Since 1982, the Conservancy and its partners have reforested over 50,000 acres and safeguarded more than 120,000 acres in the Big Woods. Fortunately, the Conservancy’s work was preceded by decades of conservation action. Large-scale conservation efforts from the 1930s to 1950s created the White River National Wildlife Refuge and numerous state wildlife management areas. And in the 1970s, a group of concerned citizens working alongside the Arkansas Wildlife Federation stopped a project to channelize the Cache River.
The Conservancy’s first purchase in the Arkansas Delta was a 380-acre tract that was transferred in 1985 to the U.S. Fish and Wildlife Service as part of the new Cache River National Wildlife Refuge. During the 1980s the Conservancy assisted in adding thousands more acres to the Cache River refuge. In 1992 a land exchange facilitated by the Conservancy, Senator Dale Bumpers, the U.S. Fish and Wildlife Service, the Bureau of Land Management and Potlatch Corporation created a protected 80-mile corridor connecting the Cache River and White River refuges. Throughout the 1980s and 1990s, the Conservancy helped landowners conserve thousands of acres in the Big Woods through voluntary conservation easements under the U.S. Department of Agriculture’s Wetlands Reserve Program.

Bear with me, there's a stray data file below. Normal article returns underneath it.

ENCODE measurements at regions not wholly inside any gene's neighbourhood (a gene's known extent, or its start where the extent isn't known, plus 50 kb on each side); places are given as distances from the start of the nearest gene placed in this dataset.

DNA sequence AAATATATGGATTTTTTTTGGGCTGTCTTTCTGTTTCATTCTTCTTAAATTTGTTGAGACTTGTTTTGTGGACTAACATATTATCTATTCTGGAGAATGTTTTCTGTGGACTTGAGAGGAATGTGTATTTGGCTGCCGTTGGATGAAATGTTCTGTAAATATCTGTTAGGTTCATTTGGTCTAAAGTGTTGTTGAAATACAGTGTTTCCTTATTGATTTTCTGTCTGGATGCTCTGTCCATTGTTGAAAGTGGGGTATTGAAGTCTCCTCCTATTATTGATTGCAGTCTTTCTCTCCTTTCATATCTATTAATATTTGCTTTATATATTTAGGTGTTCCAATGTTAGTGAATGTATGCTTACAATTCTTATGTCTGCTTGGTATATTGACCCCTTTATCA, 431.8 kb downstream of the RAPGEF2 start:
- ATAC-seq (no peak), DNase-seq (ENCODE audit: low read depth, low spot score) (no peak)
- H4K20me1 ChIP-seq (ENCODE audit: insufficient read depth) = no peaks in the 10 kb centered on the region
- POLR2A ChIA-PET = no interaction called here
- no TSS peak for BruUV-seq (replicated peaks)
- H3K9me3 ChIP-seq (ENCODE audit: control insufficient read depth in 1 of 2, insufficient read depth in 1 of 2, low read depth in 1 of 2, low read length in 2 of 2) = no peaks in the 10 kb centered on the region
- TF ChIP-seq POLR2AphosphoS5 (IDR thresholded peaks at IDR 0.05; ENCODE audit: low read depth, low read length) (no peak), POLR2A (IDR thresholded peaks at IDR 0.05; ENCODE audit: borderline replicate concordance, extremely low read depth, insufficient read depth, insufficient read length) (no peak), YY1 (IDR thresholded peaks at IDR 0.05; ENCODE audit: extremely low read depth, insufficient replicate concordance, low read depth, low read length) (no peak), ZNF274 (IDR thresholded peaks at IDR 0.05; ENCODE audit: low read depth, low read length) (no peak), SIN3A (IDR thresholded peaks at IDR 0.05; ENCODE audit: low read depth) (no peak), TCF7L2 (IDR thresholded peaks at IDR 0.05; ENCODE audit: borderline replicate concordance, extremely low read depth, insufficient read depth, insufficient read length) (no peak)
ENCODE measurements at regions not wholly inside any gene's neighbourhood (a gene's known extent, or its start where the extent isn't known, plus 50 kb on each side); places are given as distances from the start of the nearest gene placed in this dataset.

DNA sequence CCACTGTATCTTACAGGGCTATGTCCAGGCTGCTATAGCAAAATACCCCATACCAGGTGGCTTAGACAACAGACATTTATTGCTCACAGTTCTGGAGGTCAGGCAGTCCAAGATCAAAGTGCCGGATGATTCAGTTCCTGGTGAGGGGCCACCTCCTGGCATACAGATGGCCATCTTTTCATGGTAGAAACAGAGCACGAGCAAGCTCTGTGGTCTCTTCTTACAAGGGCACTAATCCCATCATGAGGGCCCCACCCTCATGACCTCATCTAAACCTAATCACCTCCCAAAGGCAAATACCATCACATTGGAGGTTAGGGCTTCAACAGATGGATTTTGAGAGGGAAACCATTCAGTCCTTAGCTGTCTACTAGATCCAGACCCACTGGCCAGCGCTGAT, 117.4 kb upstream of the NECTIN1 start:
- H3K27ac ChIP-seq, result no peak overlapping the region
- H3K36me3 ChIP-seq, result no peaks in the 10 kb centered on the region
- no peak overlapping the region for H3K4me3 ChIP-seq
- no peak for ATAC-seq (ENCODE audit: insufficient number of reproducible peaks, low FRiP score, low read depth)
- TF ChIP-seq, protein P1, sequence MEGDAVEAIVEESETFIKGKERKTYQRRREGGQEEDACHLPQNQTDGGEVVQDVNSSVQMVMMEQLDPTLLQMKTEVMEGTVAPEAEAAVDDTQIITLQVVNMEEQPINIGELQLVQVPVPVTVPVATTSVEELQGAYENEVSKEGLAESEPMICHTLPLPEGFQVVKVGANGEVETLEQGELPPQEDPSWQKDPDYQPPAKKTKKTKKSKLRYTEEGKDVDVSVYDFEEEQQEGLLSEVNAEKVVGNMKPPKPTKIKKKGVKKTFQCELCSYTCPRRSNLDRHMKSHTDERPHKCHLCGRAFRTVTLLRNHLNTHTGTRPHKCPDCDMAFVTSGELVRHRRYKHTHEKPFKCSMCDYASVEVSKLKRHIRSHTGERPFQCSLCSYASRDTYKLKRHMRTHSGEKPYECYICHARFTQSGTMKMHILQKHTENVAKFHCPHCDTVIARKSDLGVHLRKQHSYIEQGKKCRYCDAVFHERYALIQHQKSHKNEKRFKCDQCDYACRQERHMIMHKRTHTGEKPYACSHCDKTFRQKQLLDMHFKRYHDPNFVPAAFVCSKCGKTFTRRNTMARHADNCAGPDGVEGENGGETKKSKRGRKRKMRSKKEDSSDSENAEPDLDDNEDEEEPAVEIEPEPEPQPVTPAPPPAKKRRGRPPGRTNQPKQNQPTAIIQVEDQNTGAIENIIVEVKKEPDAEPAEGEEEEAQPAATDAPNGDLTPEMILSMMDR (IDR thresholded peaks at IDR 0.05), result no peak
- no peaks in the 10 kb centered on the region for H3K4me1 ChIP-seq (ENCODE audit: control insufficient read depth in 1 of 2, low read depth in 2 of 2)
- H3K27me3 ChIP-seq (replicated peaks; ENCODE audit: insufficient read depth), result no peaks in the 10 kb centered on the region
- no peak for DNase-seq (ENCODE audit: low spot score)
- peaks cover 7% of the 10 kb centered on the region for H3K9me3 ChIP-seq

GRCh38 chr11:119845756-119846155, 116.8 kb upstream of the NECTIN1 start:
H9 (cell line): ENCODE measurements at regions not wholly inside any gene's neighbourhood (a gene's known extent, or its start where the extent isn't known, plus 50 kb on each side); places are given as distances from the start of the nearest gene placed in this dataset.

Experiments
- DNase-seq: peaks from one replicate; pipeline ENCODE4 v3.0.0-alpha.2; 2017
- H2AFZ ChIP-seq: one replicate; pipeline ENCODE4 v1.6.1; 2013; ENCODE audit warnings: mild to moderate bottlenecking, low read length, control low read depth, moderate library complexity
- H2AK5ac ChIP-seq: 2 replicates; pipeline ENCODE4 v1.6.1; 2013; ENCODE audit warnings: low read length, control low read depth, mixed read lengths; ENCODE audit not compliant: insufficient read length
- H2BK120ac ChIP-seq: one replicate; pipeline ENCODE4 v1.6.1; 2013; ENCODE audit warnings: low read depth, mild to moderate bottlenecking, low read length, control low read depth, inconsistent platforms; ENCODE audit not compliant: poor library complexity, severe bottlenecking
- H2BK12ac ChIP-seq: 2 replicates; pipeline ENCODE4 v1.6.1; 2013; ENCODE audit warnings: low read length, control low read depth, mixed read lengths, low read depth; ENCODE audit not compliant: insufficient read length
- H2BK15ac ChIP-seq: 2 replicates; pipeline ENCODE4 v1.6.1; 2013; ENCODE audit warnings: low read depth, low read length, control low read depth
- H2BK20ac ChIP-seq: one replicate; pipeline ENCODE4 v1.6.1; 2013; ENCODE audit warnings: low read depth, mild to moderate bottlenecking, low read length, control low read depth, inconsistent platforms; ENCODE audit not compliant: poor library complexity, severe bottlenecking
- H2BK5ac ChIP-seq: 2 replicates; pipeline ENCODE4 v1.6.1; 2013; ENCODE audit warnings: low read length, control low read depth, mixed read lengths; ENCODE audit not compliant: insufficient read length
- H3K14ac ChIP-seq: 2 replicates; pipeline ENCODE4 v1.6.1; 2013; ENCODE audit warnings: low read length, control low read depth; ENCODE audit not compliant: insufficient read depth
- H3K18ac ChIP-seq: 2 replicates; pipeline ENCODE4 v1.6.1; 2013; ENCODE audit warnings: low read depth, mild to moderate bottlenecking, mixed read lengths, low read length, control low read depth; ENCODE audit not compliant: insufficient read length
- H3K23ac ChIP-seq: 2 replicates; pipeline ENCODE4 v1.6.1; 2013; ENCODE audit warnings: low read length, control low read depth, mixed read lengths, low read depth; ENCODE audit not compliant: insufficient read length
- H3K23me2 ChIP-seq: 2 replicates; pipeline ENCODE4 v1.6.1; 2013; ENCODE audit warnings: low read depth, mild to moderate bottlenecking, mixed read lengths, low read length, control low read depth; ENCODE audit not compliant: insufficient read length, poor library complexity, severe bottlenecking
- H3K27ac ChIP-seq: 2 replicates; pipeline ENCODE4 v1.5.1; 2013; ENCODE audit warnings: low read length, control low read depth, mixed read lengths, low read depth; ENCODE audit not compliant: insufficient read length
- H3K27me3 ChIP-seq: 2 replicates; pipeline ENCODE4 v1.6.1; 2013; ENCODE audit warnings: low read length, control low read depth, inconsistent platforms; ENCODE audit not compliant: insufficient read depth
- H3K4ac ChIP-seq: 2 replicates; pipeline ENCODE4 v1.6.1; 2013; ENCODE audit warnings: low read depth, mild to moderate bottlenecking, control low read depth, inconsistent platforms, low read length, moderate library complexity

The Conservancy and its partners – public agencies, private organizations, businesses, landowners – are working together to conserve the Big Woods as a healthy, functioning floodplain ecosystem within the context of sustainable human use. To accomplish this, the Conservancy has outlined four goals: conserve the remaining forests and wetlands; reforest degraded sites to reconnect forest fragments; restore sustainable form and function to major rivers; and reduce river sedimentation and pollution to preserve water quality.
A prime example of the interweaving of these goals is at Benson Slash Creek, which had been turned into an agricultural ditch 60 years ago. In 2008 the Conservancy completed a project to reconnect the creek to its floodplain. The finished stream stretches some two miles and includes restored meanders, riffles and pools. Scientists are monitoring water quality downstream to measure the project’s effectiveness at reducing sediment entering Bayou DeView. The surrounding land is being reforested with support from the U.S. Fish and Wildlife Service and the USDA Natural Resources Conservation Service. The Conservancy is using the project as a living demonstration for others to replicate.
On a larger scale, the Conservancy has a team of hydrology, geomorphology and restoration specialists working on reducing sediment and stabilizing rivers throughout the lower Mississippi River valley. Additionally, the Conservancy is involved in an ecosystem services study designed to quantify estimates of flood water attenuation, carbon sequestration and water quality improvement provided from restored wetlands.